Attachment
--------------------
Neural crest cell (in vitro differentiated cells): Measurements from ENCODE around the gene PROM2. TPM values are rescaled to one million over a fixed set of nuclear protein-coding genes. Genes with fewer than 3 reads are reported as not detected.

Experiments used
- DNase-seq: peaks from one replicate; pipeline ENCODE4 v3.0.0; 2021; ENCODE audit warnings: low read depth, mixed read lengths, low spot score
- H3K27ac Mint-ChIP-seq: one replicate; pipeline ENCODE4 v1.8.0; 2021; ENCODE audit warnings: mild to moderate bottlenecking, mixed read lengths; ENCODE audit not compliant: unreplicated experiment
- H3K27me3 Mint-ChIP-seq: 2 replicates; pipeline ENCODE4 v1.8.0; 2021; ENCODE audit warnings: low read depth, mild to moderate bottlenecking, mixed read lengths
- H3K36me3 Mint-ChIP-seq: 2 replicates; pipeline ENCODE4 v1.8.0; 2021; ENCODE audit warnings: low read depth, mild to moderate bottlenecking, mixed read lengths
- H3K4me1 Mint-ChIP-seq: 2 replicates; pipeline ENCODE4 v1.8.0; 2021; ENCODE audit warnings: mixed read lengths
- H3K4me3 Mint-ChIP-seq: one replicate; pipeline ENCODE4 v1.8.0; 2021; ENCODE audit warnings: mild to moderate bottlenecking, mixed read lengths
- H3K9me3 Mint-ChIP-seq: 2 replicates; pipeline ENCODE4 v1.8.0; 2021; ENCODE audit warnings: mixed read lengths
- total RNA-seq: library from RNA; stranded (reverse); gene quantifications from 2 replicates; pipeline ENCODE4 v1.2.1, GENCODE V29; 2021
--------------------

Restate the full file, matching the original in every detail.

Neural crest cell (in vitro differentiated cells): Measurements from ENCODE around the gene PROM2. TPM values are rescaled to one million over a fixed set of nuclear protein-coding genes. Genes with fewer than 3 reads are reported as not detected.

Experiments used
- DNase-seq: peaks from one replicate; pipeline ENCODE4 v3.0.0; 2021; ENCODE audit warnings: low read depth, mixed read lengths, low spot score
- H3K27ac Mint-ChIP-seq: one replicate; pipeline ENCODE4 v1.8.0; 2021; ENCODE audit warnings: mild to moderate bottlenecking, mixed read lengths; ENCODE audit not compliant: unreplicated experiment
- H3K27me3 Mint-ChIP-seq: 2 replicates; pipeline ENCODE4 v1.8.0; 2021; ENCODE audit warnings: low read depth, mild to moderate bottlenecking, mixed read lengths
- H3K36me3 Mint-ChIP-seq: 2 replicates; pipeline ENCODE4 v1.8.0; 2021; ENCODE audit warnings: low read depth, mild to moderate bottlenecking, mixed read lengths
- H3K4me1 Mint-ChIP-seq: 2 replicates; pipeline ENCODE4 v1.8.0; 2021; ENCODE audit warnings: mixed read lengths
- H3K4me3 Mint-ChIP-seq: one replicate; pipeline ENCODE4 v1.8.0; 2021; ENCODE audit warnings: mild to moderate bottlenecking, mixed read lengths
- H3K9me3 Mint-ChIP-seq: 2 replicates; pipeline ENCODE4 v1.8.0; 2021; ENCODE audit warnings: mixed read lengths
- total RNA-seq: library from RNA; stranded (reverse); gene quantifications from 2 replicates; pipeline ENCODE4 v1.2.1, GENCODE V29; 2021